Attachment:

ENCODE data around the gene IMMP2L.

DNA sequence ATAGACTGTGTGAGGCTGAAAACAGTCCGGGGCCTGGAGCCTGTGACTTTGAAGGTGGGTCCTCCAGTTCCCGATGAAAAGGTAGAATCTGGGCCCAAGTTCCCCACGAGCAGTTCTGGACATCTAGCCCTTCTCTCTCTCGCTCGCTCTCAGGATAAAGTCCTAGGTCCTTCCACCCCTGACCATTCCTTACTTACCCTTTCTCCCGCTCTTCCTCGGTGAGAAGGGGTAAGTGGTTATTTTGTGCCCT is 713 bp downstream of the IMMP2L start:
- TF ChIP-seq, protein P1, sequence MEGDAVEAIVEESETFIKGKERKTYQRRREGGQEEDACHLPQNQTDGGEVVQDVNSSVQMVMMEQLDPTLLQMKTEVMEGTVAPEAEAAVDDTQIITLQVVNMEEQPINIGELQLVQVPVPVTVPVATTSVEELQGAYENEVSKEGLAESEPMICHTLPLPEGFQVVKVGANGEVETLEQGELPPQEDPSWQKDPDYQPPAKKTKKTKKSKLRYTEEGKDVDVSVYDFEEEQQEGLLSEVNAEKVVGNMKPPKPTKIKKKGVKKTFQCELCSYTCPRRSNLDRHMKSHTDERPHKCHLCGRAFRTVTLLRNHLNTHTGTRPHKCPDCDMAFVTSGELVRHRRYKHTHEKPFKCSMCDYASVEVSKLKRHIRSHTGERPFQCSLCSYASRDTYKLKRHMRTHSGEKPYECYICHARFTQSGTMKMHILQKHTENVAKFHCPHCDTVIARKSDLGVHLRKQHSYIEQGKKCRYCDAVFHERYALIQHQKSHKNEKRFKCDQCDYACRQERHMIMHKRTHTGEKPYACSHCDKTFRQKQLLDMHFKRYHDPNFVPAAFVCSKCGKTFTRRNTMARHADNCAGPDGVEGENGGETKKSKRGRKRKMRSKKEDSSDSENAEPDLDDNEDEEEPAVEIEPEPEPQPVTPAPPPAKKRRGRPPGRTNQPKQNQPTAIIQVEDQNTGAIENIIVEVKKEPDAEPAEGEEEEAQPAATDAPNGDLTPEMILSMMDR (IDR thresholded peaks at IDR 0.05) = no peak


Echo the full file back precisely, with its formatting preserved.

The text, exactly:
ENCODE data around the gene IMMP2L.

DNA sequence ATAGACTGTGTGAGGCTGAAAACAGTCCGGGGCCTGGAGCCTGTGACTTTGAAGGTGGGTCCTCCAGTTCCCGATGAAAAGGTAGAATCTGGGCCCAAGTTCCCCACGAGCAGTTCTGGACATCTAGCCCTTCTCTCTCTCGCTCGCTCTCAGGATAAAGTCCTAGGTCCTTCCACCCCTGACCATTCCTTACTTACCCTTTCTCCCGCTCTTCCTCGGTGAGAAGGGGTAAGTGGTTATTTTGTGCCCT is 713 bp downstream of the IMMP2L start:
- TF ChIP-seq, protein P1, sequence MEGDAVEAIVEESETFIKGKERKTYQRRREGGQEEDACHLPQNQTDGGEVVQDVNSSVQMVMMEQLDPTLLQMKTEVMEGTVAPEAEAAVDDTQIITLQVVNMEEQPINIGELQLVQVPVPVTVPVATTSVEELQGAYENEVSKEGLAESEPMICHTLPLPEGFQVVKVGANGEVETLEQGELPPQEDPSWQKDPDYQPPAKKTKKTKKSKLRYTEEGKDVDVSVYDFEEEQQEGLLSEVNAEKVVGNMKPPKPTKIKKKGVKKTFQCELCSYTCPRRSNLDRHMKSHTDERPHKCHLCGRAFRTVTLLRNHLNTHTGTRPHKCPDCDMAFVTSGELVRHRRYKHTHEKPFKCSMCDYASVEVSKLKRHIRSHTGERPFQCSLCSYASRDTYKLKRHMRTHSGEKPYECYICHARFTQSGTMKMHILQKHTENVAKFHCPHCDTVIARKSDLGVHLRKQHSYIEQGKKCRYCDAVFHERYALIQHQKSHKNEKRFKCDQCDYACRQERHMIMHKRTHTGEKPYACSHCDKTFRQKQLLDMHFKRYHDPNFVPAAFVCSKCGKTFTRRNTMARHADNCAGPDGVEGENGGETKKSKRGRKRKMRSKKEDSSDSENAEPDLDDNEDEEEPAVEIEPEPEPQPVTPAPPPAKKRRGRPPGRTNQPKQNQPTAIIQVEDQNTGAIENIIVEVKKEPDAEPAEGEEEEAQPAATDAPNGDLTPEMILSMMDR (IDR thresholded peaks at IDR 0.05) = no peak